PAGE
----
As more facts emerge in the NSA's warrantless call-tracking scandal, it's clear that this isn't about government abuses alone: It's also a delicate tango between security agencies and telecommunications executives. The government may lead, but its essential partners are the phone companies that own the switches, computers and call-routing software.
To me and other residents of at least one American city, this is a familiar dance. Beginning in 1964 New Haven police persuaded executives of the Southern New England Telephone Company (today part of AT&T) to let officers monitor traffic on the phone company's mainframe. "Ordinary citizens" supposedly had nothing to fear: At first the warrantless taps were aimed at illegal gambling. But as the 1960s drew on and New Haven was roiled by protest, this limited collaboration between law enforcement and the private sectors turned into a massive twenty-four-hour-a-day operation--in its way a primitive, small-city form of data-mining. If someone on the NHPD wiretap list received or made a call, the party on the other end was identified from SNET's records and added to the list. Soon it grew by the hundreds. When the program was shut down in 1971, the list included Black Panthers, law professors, feminists, a movie theater and a dry cleaner, with details of their calls hand-noted on 3-by-5 cards. As with the NSA it was only infighting and a leak to a journalist that exposed the wiretap program and led to a lawsuit against the city and SNET.
By the mid-1970s illegal phone company cooperation with surveillance had become a scandal nationwide. Though no city's taps topped New Haven's, in cities like New York and Chicago, local police red squads routinely relied on friendly telecommunications executives for access to records. Under J. Edgar Hoover, the FBI did the same. In 1975 the Senate committee investigating government surveillance activities, headed by Frank Church, revealed that phone companies had for years allowed warrantless surveillance by the National Security Agency under the code name Operation Shamrock: computerized monitoring of all telegraphic data into and out of the United States. As Jason Vest of the Project on Government Oversight notes on POGO's blog, in 1976 Representative Bella Abzug did exactly what Senator Arlen Specter is threatening to do today--she subpoenaed top officials of Western Union, ITT and RCA Global.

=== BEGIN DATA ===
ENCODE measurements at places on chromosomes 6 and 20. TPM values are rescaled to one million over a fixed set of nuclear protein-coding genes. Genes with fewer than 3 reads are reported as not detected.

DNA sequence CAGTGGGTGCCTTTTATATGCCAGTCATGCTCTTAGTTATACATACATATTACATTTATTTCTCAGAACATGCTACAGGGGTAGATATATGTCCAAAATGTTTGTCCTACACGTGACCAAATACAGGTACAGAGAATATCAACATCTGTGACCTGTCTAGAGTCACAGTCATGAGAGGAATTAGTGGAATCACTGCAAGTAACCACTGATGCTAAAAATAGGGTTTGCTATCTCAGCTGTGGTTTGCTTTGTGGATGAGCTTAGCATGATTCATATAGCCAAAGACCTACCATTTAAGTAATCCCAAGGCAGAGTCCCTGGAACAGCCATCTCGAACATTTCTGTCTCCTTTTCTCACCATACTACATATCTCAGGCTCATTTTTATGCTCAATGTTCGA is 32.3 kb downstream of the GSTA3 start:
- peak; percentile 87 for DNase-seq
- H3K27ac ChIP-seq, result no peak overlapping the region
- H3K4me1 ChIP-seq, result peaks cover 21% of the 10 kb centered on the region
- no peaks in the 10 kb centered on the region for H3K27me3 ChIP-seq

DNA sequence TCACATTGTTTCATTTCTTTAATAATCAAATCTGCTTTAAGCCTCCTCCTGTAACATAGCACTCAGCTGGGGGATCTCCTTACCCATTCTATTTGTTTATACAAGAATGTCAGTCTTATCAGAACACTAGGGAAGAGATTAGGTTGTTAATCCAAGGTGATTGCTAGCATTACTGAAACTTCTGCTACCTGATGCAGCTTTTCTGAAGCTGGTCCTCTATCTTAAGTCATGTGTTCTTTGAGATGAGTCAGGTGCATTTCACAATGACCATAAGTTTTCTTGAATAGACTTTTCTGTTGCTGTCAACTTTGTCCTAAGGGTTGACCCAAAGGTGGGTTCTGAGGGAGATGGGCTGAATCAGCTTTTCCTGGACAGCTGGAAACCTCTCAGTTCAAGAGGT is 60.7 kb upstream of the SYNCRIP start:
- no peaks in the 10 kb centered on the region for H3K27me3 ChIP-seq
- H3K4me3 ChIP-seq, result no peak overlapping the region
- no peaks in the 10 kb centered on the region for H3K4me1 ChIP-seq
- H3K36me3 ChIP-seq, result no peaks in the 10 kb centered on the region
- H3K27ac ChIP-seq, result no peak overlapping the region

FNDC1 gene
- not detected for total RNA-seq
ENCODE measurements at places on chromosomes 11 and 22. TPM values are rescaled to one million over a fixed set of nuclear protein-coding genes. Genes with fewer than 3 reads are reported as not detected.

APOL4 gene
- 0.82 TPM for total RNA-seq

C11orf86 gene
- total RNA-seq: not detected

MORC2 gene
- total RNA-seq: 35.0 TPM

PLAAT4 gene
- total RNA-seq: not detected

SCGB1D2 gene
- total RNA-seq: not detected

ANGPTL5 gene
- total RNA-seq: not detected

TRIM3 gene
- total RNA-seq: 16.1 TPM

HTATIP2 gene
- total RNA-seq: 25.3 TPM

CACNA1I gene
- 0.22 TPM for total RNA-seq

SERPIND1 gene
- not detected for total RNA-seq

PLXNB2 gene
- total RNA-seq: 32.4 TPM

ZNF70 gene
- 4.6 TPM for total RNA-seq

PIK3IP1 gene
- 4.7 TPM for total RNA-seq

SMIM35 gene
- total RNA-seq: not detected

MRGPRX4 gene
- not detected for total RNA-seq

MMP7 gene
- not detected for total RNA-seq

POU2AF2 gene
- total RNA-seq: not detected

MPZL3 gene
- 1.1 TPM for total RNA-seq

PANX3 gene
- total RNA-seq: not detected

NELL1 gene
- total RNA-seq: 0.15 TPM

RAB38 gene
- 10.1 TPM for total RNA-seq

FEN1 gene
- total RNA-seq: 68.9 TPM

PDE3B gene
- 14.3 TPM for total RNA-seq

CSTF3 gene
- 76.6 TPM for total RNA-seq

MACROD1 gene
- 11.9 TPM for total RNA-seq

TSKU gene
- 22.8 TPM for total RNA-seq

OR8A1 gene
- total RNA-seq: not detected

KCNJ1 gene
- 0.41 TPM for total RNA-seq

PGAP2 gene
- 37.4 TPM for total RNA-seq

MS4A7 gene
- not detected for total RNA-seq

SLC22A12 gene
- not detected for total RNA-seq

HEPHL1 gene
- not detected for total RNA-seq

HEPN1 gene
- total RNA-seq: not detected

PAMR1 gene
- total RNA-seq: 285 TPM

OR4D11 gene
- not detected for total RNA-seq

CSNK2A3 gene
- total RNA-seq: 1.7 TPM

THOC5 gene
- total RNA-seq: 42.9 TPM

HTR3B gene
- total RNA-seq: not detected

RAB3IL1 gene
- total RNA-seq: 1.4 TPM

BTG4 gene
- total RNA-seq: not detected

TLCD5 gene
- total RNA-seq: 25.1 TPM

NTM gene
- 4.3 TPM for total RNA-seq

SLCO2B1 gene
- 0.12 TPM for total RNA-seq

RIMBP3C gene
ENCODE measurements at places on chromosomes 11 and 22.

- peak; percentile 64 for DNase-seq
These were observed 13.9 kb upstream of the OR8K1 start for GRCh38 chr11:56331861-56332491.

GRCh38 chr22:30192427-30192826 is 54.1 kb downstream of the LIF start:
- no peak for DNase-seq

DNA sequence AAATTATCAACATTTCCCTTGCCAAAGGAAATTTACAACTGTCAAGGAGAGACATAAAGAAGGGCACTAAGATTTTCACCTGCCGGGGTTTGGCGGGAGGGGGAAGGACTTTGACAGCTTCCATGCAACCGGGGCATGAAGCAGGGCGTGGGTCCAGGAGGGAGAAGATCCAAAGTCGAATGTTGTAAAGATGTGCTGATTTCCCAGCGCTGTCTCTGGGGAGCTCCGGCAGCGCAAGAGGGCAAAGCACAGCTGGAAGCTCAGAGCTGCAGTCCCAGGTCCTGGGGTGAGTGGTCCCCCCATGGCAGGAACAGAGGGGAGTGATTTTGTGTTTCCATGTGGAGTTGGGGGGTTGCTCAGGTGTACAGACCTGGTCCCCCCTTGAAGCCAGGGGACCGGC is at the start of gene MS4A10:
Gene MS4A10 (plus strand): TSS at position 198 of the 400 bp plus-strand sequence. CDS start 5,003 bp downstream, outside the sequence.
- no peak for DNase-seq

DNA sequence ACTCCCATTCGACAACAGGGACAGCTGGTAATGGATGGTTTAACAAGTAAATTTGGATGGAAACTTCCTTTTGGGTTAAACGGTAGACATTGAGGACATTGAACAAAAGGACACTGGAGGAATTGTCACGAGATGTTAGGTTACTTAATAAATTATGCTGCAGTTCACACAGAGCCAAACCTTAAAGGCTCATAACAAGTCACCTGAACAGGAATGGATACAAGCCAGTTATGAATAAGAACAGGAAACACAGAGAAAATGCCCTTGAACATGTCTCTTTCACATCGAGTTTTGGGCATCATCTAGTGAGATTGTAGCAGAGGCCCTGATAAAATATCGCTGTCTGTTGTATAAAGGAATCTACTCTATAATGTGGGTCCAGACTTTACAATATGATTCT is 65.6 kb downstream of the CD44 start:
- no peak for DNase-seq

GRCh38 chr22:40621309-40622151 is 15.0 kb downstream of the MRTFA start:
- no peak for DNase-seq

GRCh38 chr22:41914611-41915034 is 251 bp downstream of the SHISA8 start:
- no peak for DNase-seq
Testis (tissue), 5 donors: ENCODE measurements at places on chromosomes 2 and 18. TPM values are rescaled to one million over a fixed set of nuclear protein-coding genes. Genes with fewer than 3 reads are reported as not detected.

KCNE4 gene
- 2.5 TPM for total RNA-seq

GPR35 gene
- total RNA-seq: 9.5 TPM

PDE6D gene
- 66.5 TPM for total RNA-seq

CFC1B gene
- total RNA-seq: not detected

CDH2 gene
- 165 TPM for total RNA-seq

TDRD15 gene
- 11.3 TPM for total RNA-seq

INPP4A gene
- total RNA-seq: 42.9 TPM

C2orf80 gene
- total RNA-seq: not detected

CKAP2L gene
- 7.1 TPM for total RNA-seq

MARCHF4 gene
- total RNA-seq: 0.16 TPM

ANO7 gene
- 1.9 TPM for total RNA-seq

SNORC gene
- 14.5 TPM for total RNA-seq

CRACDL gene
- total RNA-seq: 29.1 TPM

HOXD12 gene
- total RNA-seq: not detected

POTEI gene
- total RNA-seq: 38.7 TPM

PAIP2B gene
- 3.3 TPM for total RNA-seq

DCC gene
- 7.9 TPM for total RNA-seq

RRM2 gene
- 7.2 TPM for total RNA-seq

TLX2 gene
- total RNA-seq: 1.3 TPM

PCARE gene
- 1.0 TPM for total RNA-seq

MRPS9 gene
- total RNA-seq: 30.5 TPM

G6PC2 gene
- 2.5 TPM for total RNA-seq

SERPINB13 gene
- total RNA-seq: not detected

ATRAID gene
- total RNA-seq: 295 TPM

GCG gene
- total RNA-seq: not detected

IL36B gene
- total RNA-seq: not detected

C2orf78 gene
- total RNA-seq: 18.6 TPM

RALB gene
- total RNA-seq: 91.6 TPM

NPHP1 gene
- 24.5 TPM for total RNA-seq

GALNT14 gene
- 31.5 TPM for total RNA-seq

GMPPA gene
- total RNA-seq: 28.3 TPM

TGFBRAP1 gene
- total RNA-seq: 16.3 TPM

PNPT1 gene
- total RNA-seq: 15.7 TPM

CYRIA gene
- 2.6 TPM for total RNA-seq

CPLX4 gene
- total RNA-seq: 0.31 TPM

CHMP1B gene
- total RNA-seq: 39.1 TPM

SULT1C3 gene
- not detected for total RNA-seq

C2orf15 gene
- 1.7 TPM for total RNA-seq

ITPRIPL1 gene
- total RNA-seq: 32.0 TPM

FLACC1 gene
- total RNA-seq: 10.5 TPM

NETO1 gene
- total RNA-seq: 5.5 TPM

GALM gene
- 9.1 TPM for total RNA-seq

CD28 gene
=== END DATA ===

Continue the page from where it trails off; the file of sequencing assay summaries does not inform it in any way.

Indeed, today's NSA scandal and the Administration's response to the revelations track directly back to that era. When Abzug issued her subpoenas, Dick Cheney and Donald Rumsfeld--President Ford's Chief of Staff and Defense Secretary, respectively--persuaded the Justice Department to assert unprecedented claims of executive privilege not only over FBI and NSA testimony but also over that of Western Union and RCA. The companies, perhaps fearful of contempt citations from a Democratic Congress, refused to comply and provided Abzug with her documents.
In retrospect it's clear that the Bush Administration has systematically sought a return to the days of phone company collaboration in warrantless surveillance. One key provision of the Patriot Act of 2001 allows modification of court-enforced consent decrees in cities like Chicago that blocked phone company cooperation with warrantless surveillance requests. In 2003 the White House went further, with Patriot Act II: Section 313, which passed the House but failed in the Senate and would have eliminated any civil liability for telecommunications companies cooperating with federal surveillance requests.
With the NSA scandal, the Administration smells opportunity. If Specter subpoenas telecom CEOs, look for this White House to reassert the executive privilege claims that failed in 1975--and this time, without fear of an opposition Congress, those CEOs may feel inclined to cooperate, establishing a new and dangerous zone of presidential power.
Will the phone companies become permanent auxiliary partners in illegal spying and pawns of an Administration bent on ever-expanding executive power? As Congress and the telecom companies decide how to respond to the burgeoning scandal, they should learn one thing from the New Haven case: The cost of corporate cooperation in illegal surveillance is ultimately huge. In New Haven taxpayers in a cash-strapped city paid 1,200 victims $1.75 million, while the officials who ordered the operation remained immune. That's not just vast legal costs borne by the city and SNET. With a much-deserved lawsuit already filed in the NSA case, it is taxpayers, consumers and shareholders--not George W. Bush or telecom CEOs--who will eventually pay the bill.
But the cost is more than financial. The habit of casual illegal activity poisoned several successive New Haven administrations and damaged the reputations of phone company executives. The program, started as a law-enforcement expedient, fed a larger pattern of police and FBI spying, which, as the Church committee noted about New Haven, produced enormous volumes of dross "intelligence" without preventing crime. The question is not data-mining but whether the Senate Judiciary Committee--and perhaps the court system--will have the political will and legal fortitude to stand up for the rule of law, or whether the clock will be turned back and it will be as if the reforms of the 1970s had never happened.